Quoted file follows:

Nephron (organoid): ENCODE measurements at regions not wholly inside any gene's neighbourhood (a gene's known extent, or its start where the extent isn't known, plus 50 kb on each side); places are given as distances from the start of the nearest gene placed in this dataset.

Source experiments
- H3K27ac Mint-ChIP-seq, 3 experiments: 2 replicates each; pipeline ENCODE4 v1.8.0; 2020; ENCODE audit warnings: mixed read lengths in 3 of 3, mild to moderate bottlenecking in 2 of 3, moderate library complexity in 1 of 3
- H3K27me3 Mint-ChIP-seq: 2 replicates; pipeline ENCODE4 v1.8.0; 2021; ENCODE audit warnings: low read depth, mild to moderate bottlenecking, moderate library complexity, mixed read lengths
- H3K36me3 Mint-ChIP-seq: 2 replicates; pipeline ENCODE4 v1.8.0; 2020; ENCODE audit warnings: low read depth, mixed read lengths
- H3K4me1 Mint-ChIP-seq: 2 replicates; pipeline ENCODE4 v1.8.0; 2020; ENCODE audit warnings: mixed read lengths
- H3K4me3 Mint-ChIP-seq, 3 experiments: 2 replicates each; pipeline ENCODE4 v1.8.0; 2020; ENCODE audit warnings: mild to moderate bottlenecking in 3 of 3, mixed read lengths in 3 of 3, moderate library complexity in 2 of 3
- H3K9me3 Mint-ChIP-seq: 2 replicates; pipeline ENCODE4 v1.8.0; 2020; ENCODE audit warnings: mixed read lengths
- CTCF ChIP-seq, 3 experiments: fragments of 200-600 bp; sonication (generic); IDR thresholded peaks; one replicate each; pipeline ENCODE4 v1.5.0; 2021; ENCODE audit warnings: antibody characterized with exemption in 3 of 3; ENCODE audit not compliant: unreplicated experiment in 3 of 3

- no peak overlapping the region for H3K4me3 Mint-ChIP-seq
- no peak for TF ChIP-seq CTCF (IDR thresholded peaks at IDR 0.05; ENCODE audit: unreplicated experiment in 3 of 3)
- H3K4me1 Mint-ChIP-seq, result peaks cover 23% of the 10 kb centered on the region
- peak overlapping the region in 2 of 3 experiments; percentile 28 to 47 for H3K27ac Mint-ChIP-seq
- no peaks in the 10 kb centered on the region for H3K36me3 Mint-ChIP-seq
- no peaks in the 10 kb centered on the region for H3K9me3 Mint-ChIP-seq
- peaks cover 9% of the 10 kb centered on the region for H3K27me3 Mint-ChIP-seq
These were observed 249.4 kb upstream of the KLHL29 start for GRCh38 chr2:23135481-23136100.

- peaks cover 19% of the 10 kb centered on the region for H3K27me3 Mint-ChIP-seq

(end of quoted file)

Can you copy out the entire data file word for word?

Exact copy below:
Nephron (organoid): ENCODE measurements at regions not wholly inside any gene's neighbourhood (a gene's known extent, or its start where the extent isn't known, plus 50 kb on each side); places are given as distances from the start of the nearest gene placed in this dataset.

Source experiments
- H3K27ac Mint-ChIP-seq, 3 experiments: 2 replicates each; pipeline ENCODE4 v1.8.0; 2020; ENCODE audit warnings: mixed read lengths in 3 of 3, mild to moderate bottlenecking in 2 of 3, moderate library complexity in 1 of 3
- H3K27me3 Mint-ChIP-seq: 2 replicates; pipeline ENCODE4 v1.8.0; 2021; ENCODE audit warnings: low read depth, mild to moderate bottlenecking, moderate library complexity, mixed read lengths
- H3K36me3 Mint-ChIP-seq: 2 replicates; pipeline ENCODE4 v1.8.0; 2020; ENCODE audit warnings: low read depth, mixed read lengths
- H3K4me1 Mint-ChIP-seq: 2 replicates; pipeline ENCODE4 v1.8.0; 2020; ENCODE audit warnings: mixed read lengths
- H3K4me3 Mint-ChIP-seq, 3 experiments: 2 replicates each; pipeline ENCODE4 v1.8.0; 2020; ENCODE audit warnings: mild to moderate bottlenecking in 3 of 3, mixed read lengths in 3 of 3, moderate library complexity in 2 of 3
- H3K9me3 Mint-ChIP-seq: 2 replicates; pipeline ENCODE4 v1.8.0; 2020; ENCODE audit warnings: mixed read lengths
- CTCF ChIP-seq, 3 experiments: fragments of 200-600 bp; sonication (generic); IDR thresholded peaks; one replicate each; pipeline ENCODE4 v1.5.0; 2021; ENCODE audit warnings: antibody characterized with exemption in 3 of 3; ENCODE audit not compliant: unreplicated experiment in 3 of 3

- no peak overlapping the region for H3K4me3 Mint-ChIP-seq
- no peak for TF ChIP-seq CTCF (IDR thresholded peaks at IDR 0.05; ENCODE audit: unreplicated experiment in 3 of 3)
- H3K4me1 Mint-ChIP-seq, result peaks cover 23% of the 10 kb centered on the region
- peak overlapping the region in 2 of 3 experiments; percentile 28 to 47 for H3K27ac Mint-ChIP-seq
- no peaks in the 10 kb centered on the region for H3K36me3 Mint-ChIP-seq
- no peaks in the 10 kb centered on the region for H3K9me3 Mint-ChIP-seq
- peaks cover 9% of the 10 kb centered on the region for H3K27me3 Mint-ChIP-seq
These were observed 249.4 kb upstream of the KLHL29 start for GRCh38 chr2:23135481-23136100.

- peaks cover 19% of the 10 kb centered on the region for H3K27me3 Mint-ChIP-seq